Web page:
The regional agency that governs Bay Area ferries gave too little consideration to the impacts of a ferry terminal at Berkeley Marina, city officials say.
Building at either of two proposed marina sites could have serious negative impacts on businesses, boat owners and visitors to Cesar Chavez Park, they contend.
City Manager Phil Kamlarz summarized their concerns in a letter to the Water Emergency Transport Authority (WETA), which has commissioned an environmental impact report (EIR) on the project.
The draft EIR released in October failed to adequately consider parking and traffic impacts of the ferry terminal, Kamlarz said.
The water transit agency said the project is needed because projected population growth will add further congestion even to the remodeled Bay Bridge and for BART traffic.
Ferry service would also provide “a viable alternative for transporting people around the region” in the event of disasters impacting road and rail traffic, according to the draft EIR.
WETA picked four possible sites for an East Bay terminal, two at the Marina and one each on either side of Golden Gate Fields.
City officials addressed only the two marina sites, given “the very small likelihood that either the Gilman or Buchanan (street) locations will proceed further in the process” because of significant environmental impacts at both of those locations.
Kamlarz said the city’s waterfront commission, which oversees the marina, felt the draft EIR gave “insufficient emphasis to understanding and mitigating the negative impact a Ferry Terminal will have on parking and traffic on the Berkeley Marina and Cesar Chavez Park.”
The first site, dubbed Option A, would create a new dock south of the Doubletree Hotel just west of Marina Boulevard and require 304 parking spaces on either side of the roadway. The hotel currently leases 104 of the existing spaces earmarked for ferry parking.
Option A parking would also take the 104 spaces west of the boulevard which are currently allotted to 156 boat berths and 13 houseboats at the F, G, H and I docks, while the 200 additional spaces east of the roadway are currently gravel parking areas used by park visitors.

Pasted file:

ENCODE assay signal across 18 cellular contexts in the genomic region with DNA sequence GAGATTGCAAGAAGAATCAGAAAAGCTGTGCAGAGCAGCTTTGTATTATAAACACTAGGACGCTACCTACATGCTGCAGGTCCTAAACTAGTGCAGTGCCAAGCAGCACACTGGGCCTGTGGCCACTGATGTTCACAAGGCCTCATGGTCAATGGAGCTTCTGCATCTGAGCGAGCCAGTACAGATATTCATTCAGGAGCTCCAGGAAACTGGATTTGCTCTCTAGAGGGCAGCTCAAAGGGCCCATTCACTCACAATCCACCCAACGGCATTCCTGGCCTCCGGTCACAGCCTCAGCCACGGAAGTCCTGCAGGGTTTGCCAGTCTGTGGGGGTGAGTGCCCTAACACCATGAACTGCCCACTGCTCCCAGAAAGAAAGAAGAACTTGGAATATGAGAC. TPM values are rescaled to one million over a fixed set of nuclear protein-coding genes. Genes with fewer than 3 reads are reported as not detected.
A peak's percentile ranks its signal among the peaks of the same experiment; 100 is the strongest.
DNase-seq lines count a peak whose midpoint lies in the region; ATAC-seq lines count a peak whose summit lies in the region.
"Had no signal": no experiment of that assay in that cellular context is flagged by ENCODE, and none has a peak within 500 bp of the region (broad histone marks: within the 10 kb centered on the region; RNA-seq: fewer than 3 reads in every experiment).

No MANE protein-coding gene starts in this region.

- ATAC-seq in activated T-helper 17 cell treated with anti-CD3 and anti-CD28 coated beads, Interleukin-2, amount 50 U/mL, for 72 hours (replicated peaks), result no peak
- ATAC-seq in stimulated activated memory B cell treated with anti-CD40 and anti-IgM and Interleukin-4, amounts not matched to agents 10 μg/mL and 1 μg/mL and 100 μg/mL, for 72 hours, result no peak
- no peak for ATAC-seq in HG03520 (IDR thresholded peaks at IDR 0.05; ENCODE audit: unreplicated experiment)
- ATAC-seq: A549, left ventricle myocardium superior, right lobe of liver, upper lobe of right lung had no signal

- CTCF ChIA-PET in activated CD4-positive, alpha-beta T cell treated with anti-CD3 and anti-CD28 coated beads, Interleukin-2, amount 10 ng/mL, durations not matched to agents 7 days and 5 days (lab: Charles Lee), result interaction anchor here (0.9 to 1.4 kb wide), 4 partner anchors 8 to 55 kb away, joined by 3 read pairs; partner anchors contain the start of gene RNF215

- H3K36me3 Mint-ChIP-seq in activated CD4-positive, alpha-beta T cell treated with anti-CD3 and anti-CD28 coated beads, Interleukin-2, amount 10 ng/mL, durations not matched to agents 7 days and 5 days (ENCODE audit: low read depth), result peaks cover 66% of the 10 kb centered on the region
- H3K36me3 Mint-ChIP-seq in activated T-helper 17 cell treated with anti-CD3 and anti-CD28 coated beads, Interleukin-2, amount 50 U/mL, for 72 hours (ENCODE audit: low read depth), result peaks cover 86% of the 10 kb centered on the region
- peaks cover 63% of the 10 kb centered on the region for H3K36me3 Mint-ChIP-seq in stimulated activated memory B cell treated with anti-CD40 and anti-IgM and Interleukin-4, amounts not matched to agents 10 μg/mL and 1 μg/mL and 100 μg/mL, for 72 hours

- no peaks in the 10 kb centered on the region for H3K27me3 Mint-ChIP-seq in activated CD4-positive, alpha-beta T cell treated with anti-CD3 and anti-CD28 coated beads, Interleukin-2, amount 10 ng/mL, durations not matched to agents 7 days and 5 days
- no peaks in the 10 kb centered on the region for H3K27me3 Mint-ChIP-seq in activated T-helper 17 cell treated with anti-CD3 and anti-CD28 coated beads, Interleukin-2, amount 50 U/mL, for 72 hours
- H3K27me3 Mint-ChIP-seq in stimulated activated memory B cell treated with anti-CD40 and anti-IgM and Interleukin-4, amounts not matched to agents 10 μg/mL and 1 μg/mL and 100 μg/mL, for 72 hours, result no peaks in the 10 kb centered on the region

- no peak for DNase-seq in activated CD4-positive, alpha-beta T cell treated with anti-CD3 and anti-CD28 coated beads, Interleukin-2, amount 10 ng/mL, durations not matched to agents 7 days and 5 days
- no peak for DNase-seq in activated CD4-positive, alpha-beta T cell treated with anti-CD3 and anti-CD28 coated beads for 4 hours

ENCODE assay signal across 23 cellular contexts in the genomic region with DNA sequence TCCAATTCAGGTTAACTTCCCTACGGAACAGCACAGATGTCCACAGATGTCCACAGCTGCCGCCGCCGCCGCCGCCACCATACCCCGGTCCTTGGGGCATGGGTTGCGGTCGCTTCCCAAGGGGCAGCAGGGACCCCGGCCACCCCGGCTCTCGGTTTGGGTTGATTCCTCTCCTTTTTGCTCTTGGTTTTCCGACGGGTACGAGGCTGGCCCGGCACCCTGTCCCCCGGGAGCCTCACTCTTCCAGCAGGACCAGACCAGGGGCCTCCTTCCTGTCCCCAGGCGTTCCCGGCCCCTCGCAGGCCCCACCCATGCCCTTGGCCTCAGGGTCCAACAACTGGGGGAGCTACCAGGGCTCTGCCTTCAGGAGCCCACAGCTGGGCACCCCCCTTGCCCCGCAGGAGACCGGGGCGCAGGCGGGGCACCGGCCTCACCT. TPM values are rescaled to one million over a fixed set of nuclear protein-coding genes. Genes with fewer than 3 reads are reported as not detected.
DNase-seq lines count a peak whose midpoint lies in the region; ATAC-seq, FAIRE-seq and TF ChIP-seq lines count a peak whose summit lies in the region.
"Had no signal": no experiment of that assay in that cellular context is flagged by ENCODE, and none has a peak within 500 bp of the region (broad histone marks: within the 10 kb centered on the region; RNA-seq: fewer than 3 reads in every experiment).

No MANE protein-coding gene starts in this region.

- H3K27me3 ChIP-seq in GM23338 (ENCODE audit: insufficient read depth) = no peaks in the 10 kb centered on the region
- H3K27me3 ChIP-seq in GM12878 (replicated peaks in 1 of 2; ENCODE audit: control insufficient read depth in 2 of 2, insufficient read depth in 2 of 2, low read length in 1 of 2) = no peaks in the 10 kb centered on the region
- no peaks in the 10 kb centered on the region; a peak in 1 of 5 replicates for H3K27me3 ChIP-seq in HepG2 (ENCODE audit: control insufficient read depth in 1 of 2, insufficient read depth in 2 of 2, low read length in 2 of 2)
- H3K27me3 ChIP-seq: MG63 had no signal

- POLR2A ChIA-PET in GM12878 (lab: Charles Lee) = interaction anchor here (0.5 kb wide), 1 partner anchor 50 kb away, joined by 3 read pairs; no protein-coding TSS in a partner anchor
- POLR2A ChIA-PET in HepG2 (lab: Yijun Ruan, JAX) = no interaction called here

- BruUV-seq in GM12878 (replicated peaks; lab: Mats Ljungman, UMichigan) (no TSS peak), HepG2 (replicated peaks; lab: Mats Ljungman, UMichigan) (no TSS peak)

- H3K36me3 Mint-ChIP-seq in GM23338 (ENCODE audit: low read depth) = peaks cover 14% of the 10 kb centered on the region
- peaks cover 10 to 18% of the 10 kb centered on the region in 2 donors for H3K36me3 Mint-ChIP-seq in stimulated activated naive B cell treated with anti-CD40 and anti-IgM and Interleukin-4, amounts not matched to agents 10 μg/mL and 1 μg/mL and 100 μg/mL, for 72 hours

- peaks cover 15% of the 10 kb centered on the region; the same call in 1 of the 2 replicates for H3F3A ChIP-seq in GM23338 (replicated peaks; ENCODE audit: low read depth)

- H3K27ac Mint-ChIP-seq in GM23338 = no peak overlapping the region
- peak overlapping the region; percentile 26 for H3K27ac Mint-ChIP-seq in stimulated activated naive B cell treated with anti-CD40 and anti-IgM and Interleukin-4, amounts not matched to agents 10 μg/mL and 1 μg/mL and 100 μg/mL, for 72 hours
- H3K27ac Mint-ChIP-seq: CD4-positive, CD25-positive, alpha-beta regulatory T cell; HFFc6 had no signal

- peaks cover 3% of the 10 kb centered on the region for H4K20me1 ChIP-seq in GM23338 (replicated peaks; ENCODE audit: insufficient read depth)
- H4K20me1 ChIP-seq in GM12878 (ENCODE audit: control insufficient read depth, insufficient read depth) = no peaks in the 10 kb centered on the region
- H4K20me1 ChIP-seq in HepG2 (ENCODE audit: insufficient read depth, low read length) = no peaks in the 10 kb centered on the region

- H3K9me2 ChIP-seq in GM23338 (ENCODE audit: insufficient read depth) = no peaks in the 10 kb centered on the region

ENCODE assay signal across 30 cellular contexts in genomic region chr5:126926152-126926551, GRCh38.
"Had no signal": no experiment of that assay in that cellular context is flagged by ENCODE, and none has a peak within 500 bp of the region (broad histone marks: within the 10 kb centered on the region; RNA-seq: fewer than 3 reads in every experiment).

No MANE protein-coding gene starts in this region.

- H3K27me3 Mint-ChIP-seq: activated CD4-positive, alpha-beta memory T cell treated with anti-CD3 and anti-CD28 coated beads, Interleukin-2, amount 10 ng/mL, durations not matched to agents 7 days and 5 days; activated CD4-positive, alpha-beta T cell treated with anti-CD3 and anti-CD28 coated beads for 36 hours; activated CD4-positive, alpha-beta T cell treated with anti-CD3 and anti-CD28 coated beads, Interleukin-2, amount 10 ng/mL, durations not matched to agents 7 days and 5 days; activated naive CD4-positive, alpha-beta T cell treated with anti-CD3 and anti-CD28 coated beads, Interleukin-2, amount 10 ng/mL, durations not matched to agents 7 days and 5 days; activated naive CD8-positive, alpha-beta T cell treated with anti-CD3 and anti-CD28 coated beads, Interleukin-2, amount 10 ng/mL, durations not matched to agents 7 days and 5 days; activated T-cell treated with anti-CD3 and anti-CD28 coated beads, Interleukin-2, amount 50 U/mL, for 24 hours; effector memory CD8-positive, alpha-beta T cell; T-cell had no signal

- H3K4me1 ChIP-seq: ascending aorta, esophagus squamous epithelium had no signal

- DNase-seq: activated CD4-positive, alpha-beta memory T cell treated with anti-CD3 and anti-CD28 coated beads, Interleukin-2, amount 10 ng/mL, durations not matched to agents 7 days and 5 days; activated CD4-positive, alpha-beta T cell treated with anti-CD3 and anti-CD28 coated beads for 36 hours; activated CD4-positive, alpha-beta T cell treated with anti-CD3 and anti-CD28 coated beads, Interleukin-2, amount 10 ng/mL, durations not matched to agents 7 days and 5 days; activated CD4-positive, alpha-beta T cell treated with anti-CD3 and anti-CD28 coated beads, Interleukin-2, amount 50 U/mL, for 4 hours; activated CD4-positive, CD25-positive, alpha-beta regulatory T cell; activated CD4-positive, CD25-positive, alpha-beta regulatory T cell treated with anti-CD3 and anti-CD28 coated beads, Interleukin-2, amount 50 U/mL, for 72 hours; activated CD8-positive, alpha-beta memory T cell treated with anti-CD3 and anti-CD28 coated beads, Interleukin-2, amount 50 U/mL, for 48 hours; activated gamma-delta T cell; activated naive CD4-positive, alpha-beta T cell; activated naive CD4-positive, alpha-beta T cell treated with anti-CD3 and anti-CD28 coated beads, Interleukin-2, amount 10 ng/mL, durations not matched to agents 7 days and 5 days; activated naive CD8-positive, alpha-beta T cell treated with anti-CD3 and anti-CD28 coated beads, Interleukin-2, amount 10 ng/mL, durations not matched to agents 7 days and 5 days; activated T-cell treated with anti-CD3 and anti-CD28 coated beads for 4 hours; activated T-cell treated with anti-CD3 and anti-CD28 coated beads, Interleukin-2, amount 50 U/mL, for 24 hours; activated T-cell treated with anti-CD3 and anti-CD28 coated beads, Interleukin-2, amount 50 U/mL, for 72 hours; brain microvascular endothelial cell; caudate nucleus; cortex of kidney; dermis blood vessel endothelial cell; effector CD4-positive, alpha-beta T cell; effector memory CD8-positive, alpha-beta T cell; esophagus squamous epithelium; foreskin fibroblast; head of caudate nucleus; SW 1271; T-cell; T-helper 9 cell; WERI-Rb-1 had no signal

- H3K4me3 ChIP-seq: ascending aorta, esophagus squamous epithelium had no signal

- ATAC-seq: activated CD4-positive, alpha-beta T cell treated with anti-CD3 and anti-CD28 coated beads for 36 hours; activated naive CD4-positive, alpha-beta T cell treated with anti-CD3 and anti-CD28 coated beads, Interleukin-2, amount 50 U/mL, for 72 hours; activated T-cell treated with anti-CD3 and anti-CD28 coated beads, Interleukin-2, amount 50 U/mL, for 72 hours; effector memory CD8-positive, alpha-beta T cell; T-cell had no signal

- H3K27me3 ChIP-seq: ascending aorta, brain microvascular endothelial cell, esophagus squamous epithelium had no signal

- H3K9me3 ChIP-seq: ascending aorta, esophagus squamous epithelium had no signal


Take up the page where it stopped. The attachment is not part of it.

Further complicating the Option A plan is the hotel’s lease on the parking, which runs through 2057.
A parking lease also exists for the Option B site, which calls for a new dock to extend into the bay west of Seawall Drive south of the Berkeley Fishing Pier. Plans call for the use of all spaces currently leased—through 2017—to Hs Lordships.
Kamlarz said the waterfront commission considers the site “vital for the future economic development within the marina and is unwilling to give up any parking which would limit future development on Hs Lordships site.”
The city manager also cited concerns raised by planning and transportation commissioners.
“They want our support, but they’re going at it in a rather slapdash manner,” said planning commission Chair James Samuels during the panel’s Dec. 10 meeting.
Another complication is the gap between dreams and reality. While WETA’s plans call for the ability to serve two ferries simultaneously, the regional group has only authorized one ferry for each of two routes, one between San Francisco and Berkeley and the other between San Francisco and Albany.
Other concerns involve a lack of details on a shuttle service WETA proposes to carry riders from Berkeley to the terminal, a possible need for public toilets to serve riders waiting for ferries to arrive and depart, impacts on parking and traffic in the marina, an inadequate description of Bay Trail uses and the impacts of construction on marina users.
Kamlarz said the city also disagreed with the draft EIR’s conclusion that the loss of parking at the Doubletree site wouldn’t have negative impacts on the hotel, given that the report failed to include a parking utilization study addressing the issue.
“The larger issue is whether a commuter terminal with 400 spaces is an appropriate use” in a recreational area, Kamlarz wrote. “The hundreds and perhaps thousands of people accessing the ferry for this new function on a daily basis will change the character of this area.”
The public comment period on the proposal closed Dec. 31, and the WETA board will prepare a final EIR. The organization’s board next meets Feb. 19. A final selection of a site is scheduled to be made by July 1.
The board is composed of state appointees, with three members named by the governor and one each by the Senate and Assembly rules committees.